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Spin

March 24, 2011

Physics Nobelist, Richard Feynman, was a fount of interesting ideas. One of his earlier conjectures was on the reason why all electrons have the same properties. Leave it to a master to invert nomenclature to reveal a deeper idea. We casually look at particles, note how they match a prototype, and drop them into their labeled bucket. Why are there such prototypes? Shouldn't all particles be different? Quantization, of course, limits your choices, but that just leads to the deeper problem of why everything is quantized? All our theories just explain how they are quantized.

Feynman's idea was that all electrons have the same properties because they are all the same electron. It's a particle that zips forwards and backwards through time so it can be in all the right places at all the right times. When the mathematics of time-reversed electrons was developed, what was found, instead, was the positron. This probably rules out the idea of electronic solipsism.

One property of the electron is spin, which is mysterious on two counts. First, spin cannot be a rotational property, since the surface of an object of the supposed very small dimension of an electron would need to spin faster than the speed of light to give the observed magnetic moment. Second, experiments show that electrons are point-like, so there's really nothing to spin.

Two UCLA physicists got an interesting idea about electron spin while studying graphene, and this idea was developed and published in the recent issue of Physical Review Letters.[1-2] While modeling electrons as they hopped between atoms on graphene, they found that their low-energy excitations obeyed an equation that was identical to a (2 + 1)-dimensional Dirac equation.

Along with showing that a property of graphene electrons called pseudospin is a real angular momentum, their equations seemed to indicate that the spin property, in general, can arise from a hidden substructure; that is, it wouldn't be a property of the particles, themselves, but rather a property of space. This result would hold for all half-integer spin particles, such as quarks and leptons, as well as electrons.

Figure caption

As a graphene electron moves from one carbon atom to another, its pseudospin state changes depending on whether it's in a blue or gold region. The electron pseudospin depends on its location, rather than a rotational motion of its substructure.

(Image: Chris Regan/UCLA)


This conjecture alludes to the idea that space is quantized. General relativity supposes that spacetime is continuous; simply speaking, for any two positions, you can always find a position halfway between them. On the other hand, quantum mechanics seems to requires a granularity of space of the order of the Planck scale.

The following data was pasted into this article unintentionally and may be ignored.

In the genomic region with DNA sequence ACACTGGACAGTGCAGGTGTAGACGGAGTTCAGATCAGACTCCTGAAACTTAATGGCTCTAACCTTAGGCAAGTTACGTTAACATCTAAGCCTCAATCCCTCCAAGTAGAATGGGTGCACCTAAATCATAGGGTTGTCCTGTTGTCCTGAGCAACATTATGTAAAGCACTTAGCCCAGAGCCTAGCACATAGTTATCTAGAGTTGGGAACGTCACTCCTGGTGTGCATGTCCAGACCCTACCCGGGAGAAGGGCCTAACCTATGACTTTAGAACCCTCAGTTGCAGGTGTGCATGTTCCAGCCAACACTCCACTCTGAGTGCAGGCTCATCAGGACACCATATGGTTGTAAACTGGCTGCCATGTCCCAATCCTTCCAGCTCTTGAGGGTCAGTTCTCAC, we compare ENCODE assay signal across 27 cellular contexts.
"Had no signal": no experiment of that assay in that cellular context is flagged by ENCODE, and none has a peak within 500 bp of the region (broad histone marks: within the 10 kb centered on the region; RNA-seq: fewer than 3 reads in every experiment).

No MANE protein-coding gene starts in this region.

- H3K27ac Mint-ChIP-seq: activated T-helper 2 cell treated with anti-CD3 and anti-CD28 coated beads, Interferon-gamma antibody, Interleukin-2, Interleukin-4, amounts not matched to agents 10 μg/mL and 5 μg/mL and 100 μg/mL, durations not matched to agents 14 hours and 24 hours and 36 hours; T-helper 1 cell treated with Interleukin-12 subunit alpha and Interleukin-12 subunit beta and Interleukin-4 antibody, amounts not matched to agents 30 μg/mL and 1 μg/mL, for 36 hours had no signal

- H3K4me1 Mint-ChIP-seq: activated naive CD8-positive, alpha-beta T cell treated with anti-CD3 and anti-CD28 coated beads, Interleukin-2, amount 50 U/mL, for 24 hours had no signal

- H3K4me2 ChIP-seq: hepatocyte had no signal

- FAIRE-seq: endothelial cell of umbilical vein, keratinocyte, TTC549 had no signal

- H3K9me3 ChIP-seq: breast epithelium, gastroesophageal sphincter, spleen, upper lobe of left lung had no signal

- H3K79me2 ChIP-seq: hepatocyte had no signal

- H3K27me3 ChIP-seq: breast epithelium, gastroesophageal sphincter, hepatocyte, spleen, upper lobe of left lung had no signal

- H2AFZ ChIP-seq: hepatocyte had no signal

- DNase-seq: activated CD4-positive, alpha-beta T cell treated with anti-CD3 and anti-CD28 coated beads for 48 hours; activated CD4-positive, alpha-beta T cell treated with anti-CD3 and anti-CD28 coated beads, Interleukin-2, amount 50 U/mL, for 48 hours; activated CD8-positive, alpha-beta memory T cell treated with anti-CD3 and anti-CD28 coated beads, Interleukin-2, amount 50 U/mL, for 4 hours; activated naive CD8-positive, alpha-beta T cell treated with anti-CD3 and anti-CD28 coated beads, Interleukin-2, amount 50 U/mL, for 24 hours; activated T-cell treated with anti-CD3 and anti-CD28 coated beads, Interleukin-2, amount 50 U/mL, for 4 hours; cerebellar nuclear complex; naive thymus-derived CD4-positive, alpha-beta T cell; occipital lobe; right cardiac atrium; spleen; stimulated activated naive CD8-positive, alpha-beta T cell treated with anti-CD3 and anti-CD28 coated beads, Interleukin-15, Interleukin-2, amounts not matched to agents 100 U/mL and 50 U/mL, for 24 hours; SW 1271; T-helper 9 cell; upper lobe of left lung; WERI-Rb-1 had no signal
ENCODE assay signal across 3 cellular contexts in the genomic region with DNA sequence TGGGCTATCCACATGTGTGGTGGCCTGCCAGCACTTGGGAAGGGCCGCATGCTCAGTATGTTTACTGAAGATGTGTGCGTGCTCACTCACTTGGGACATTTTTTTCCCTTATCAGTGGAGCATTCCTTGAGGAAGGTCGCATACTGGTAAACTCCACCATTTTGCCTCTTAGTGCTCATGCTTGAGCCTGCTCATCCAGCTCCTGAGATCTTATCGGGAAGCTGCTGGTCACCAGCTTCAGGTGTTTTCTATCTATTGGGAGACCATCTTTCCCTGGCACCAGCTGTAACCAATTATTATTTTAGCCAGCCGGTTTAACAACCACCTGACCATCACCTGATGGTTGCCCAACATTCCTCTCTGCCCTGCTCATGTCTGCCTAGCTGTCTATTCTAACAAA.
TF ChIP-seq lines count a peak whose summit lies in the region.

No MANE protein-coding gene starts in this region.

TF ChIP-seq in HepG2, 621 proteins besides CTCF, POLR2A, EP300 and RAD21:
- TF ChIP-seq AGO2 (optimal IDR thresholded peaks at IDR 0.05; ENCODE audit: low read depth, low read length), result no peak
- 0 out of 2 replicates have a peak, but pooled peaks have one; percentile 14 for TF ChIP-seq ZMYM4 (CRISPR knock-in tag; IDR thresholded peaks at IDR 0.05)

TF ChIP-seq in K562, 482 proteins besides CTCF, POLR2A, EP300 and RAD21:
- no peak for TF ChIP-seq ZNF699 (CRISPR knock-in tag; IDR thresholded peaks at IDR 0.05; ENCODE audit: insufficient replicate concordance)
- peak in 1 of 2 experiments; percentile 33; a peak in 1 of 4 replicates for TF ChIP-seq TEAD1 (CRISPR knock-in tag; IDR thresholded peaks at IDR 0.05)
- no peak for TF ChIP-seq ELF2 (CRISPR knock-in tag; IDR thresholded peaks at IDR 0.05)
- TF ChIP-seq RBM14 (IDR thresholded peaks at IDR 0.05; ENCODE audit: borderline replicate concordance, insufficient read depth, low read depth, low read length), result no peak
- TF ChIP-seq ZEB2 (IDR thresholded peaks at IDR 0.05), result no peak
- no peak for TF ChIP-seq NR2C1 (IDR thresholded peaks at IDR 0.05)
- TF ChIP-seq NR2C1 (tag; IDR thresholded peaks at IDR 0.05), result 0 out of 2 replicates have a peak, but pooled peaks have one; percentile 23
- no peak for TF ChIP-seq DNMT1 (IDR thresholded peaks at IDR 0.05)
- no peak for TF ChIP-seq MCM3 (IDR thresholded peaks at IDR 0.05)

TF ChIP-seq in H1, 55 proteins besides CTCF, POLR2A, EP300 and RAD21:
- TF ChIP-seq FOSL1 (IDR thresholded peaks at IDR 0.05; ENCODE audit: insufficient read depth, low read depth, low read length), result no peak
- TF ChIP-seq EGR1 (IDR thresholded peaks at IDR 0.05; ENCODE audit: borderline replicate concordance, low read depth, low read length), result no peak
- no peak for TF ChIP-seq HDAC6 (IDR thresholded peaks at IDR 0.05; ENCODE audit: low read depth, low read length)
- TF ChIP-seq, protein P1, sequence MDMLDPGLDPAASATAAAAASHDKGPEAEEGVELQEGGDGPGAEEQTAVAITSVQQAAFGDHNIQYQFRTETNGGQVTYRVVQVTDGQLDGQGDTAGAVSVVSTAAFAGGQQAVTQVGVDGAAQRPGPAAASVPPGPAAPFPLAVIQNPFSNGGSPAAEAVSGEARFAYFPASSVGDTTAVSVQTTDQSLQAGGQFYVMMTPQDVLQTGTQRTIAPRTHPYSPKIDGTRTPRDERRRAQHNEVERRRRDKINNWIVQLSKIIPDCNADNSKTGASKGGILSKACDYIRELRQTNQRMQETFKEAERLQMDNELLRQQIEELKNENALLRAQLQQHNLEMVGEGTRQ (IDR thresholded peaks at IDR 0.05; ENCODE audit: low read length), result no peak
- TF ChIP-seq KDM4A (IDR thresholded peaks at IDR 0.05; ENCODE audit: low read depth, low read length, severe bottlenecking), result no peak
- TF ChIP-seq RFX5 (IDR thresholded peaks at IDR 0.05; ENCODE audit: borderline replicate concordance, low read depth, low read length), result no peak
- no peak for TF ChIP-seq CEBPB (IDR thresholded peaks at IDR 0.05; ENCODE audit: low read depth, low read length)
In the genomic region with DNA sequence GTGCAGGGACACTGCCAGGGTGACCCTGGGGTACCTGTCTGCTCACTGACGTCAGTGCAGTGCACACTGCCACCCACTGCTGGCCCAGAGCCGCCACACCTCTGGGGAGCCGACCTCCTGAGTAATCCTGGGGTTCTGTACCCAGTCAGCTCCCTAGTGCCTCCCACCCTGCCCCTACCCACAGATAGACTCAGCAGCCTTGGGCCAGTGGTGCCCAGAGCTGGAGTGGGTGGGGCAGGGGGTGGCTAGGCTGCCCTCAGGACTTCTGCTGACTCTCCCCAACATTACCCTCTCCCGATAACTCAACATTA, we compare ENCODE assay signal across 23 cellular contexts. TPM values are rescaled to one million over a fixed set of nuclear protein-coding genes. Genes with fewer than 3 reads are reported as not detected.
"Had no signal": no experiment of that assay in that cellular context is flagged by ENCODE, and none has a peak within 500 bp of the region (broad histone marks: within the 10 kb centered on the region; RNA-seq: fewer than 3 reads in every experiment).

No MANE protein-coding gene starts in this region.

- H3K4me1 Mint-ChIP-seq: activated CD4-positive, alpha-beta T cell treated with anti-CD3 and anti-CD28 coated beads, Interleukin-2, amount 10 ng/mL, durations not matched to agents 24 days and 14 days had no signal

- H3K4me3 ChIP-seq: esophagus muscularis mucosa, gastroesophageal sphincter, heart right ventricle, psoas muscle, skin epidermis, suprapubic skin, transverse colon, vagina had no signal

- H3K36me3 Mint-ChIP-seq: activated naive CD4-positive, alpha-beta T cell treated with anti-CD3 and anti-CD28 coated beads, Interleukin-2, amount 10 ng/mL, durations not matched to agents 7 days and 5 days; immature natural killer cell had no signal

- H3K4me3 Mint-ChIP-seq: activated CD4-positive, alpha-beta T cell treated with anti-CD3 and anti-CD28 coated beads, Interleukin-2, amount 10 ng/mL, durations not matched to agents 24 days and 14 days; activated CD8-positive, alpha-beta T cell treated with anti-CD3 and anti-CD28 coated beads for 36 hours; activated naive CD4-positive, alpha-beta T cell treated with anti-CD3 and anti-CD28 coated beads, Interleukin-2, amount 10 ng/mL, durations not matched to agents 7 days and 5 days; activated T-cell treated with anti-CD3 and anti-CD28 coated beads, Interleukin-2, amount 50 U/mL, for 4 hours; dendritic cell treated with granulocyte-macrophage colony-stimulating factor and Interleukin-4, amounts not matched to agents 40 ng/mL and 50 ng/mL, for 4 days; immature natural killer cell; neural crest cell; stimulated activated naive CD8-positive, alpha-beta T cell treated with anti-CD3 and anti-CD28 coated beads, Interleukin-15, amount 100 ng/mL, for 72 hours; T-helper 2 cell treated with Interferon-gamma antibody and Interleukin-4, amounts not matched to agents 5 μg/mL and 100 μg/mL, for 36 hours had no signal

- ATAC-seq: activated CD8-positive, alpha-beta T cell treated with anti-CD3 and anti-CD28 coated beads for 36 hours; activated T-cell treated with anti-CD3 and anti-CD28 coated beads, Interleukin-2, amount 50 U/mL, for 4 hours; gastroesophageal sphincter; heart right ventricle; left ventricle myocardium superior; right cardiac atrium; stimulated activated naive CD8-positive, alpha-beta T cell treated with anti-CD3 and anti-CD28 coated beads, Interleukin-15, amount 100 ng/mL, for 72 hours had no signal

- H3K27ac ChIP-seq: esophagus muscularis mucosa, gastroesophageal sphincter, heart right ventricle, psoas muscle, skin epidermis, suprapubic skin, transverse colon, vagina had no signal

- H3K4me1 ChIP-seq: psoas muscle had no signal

The Dirac equation combines relativity and quantum mechanics to explain the half-integer spin particles. This equation, formulated by Paul Dirac in 1928, shows that relativistic quantum mechanics requires spin; but there's still no explanation of how point-like particles like the electron can have an angular momentum, or why spin should be two-valued.

The UCLA equation describes a state called pseudospin, not spin itself.[3] Shining light on graphene will cause electrons to hop between carbon atoms, and this transition changes the electron pseudospin, a spin-like state that's different from the electron's inherent spin. The pseudospin arises just from the geometry of the graphene lattice and the confinement of electrons to just the carbon atoms in that geometry.

Chris Regan, an assistant professor in the UCLA Department of Physics and Astronomy, a member of the California NanoSystems Institute, and an author of the paper, had this to say:[2]
"It's not yet clear if this work will be more useful in particle or condensed matter physics, but it would be odd if graphene's honeycomb structure was the only lattice capable of generating spin."
I'm attuned to the graphene part of the research, not the quantum/spacetime part; so, interested readers should consult the original article for a better explanation.[1] This paper is likely another example where it's good to work in a place that employs people with a lot of different specialties with whom you can vet your ideas. Many people think that this type of environment is what made places like Bell Labs the innovation centers that they once were.

Paul Dirac

Paul Dirac with some simpler equations than his accustomed milieu. Note how theoretical physics and experimental physics share adjoining wall sections. (Photograph via Wikimedia Commons)


References:

  1. Matthew Mecklenburg and B. C. Regan, "Spin and the Honeycomb Lattice: Lessons from Graphene," Phys. Rev. Lett., vol. 106, no. 11 (March 16, 2011), Article No. 116803.
  2. Jennifer Marcus, "Is space like a chessboard?" UCLA Press Release, March 18, 2011
  3. Hongki Min, Giovanni Borghi, Marco Polini and A.H. MacDonald, "Pseudospin Magnetism in Graphene," Physical Review B, vol. 77, no. 4 (January 15, 2008), Document No. 041407; a summary presentation is available here.

Permanent Link to this article

Linked Keywords: Nobel Prize in Physics; Richard Feynman; electron; nomenclature; elementary particle; prototype; quantization; mathematics; positron; solipsism; Spin-1/2; rotation; speed of light; magnetic moment; point-like; University of California, Los_Angeles; UCLA; physicist; graphene; Physical Review Letters; Dirac equation; space; quark; lepton; quantum spacetime; general relativity; spacetime; quantum mechanics; Planck scale; Paul Dirac; angular momentum; carbon; geometry; Chris Regan; UCLA Department of Physics and Astronomy; California NanoSystems Institute; Bell Labs; Wikimedia Commons.

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